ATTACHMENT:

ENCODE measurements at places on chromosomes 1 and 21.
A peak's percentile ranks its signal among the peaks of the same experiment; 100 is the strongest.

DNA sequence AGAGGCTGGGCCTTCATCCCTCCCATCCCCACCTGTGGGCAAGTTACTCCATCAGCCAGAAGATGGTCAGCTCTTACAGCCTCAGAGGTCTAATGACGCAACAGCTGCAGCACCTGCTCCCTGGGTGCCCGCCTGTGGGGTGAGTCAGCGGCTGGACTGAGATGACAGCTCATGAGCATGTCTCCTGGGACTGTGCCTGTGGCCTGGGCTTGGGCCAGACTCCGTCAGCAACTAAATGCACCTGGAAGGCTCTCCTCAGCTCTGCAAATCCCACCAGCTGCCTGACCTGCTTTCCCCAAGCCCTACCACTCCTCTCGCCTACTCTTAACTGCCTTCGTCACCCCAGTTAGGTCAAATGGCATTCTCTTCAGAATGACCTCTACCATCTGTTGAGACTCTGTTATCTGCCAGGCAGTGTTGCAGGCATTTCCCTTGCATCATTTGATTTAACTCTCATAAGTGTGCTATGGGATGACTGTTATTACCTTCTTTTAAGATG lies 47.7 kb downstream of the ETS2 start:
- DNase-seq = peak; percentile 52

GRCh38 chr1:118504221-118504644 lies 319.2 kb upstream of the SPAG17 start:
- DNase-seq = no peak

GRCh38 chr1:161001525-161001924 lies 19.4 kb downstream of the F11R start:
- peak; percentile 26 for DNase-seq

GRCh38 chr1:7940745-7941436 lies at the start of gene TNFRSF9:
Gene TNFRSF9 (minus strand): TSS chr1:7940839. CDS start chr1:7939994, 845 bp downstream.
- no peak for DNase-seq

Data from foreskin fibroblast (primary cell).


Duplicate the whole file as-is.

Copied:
ENCODE measurements at places on chromosomes 1 and 21.
A peak's percentile ranks its signal among the peaks of the same experiment; 100 is the strongest.

DNA sequence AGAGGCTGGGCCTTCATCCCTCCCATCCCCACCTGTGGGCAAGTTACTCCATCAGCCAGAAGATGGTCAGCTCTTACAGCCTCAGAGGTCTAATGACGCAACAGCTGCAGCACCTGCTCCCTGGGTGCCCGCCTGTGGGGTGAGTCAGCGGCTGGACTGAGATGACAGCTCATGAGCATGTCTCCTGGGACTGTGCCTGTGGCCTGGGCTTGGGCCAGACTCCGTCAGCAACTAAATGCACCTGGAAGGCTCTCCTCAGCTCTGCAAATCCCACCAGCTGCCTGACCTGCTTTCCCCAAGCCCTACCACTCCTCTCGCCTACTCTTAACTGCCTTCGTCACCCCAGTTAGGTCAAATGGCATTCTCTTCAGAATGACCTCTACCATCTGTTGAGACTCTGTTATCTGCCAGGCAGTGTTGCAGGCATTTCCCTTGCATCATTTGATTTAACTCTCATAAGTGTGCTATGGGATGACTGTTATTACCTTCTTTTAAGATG lies 47.7 kb downstream of the ETS2 start:
- DNase-seq = peak; percentile 52

GRCh38 chr1:118504221-118504644 lies 319.2 kb upstream of the SPAG17 start:
- DNase-seq = no peak

GRCh38 chr1:161001525-161001924 lies 19.4 kb downstream of the F11R start:
- peak; percentile 26 for DNase-seq

GRCh38 chr1:7940745-7941436 lies at the start of gene TNFRSF9:
Gene TNFRSF9 (minus strand): TSS chr1:7940839. CDS start chr1:7939994, 845 bp downstream.
- no peak for DNase-seq

Data from foreskin fibroblast (primary cell).